Nigeria’s SEC sets up division focused on digital currency investments

The Nigerian securities regulator has set up a new division that will focus on digital currency investments. The findings of the new division will guide the watchdog on the need for regulations in the budding industry.

Lamido Yuguda, the director general of Nigeria’s Securities and Exchange Commission (SEC) revealed the move in a virtual interview recently.

“We are looking at this market closely to see how we can bring out regulations that will help investors protect their investment in blockchain,” Lamido stated, as per a report by Reuters.

The SEC has been making efforts to establish its jurisdiction over digital currencies in Nigeria, with the industry growing at a rapid pace in recent years. Nigeria leads the African continent along with Kenya when it comes to digital currency adoption. However, despite the growth, both countries still lack any definitive policies catering to the industry.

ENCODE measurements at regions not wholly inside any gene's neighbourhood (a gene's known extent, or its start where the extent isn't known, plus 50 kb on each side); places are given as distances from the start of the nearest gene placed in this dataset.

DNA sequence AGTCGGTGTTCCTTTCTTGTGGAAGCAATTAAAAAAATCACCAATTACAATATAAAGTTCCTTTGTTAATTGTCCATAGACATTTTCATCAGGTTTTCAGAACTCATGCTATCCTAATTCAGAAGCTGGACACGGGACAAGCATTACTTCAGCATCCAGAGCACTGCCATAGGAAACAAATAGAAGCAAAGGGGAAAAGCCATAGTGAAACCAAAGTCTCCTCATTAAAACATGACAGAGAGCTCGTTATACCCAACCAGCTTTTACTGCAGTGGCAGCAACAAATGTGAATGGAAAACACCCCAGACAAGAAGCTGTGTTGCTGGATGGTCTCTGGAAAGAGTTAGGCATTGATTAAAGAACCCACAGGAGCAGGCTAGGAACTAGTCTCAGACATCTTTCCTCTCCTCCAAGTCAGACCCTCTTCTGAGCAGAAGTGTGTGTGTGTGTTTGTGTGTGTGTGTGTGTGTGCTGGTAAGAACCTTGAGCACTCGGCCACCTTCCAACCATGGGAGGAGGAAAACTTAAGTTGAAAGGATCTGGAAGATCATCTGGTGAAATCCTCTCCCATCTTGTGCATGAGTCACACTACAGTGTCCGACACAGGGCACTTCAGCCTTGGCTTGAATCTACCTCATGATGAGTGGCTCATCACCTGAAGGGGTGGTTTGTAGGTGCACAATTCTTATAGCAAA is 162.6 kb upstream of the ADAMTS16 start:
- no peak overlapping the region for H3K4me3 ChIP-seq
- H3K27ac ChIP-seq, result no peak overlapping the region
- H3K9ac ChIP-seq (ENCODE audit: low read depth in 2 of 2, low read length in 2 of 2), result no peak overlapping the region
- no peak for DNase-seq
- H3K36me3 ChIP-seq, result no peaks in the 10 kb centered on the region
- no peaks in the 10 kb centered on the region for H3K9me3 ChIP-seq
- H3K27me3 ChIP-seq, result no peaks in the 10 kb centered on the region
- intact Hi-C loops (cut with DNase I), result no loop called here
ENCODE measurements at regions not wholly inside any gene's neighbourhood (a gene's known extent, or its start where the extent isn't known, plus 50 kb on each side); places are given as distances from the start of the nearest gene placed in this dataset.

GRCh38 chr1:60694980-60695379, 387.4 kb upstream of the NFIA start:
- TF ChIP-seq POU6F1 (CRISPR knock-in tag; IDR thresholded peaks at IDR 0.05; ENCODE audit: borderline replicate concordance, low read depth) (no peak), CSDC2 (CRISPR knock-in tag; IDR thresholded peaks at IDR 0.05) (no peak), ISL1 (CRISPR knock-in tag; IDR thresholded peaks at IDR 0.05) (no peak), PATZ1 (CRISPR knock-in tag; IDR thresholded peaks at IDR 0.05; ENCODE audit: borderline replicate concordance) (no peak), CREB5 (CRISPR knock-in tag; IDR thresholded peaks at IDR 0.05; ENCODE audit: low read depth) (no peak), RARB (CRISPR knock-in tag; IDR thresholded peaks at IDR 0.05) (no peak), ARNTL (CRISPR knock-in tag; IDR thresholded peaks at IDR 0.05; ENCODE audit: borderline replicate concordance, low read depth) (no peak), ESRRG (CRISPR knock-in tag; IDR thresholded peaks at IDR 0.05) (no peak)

While the Central Bank of Nigeria has established its presence in the sector by banning banks from processing digital currency-related transactions, the SEC has long viewed them as securities and claimed to be in charge of the industry.

With the new division, the SEC hopes to consolidate its mandate over the industry. Lamido didn’t, however, provide a specific timeframe for when he expects the new division to launch. However, he told reporters that the agency would step in with regulations once digital currencies are re-accepted into the Nigerian banking system.

And despite having seemingly opposing views about digital currencies, Lamido claimed that the SEC and the central bank have been engaging in talks over the future of the industry. These talks, he said, are part of what led to the launch of the e-naira.

Nigeria’s SEC isn’t the first to establish an entirely new division that focuses solely on digital currencies. As CoinGeek reported a week ago, South Korea’s Financial Services Commission established a new independent bureau that will monitor the digital currency industry. However, unlike Nigeria’s which will focus on investments, South Korea’s new bureau is mostly focused on preventing money laundering through digital currencies.

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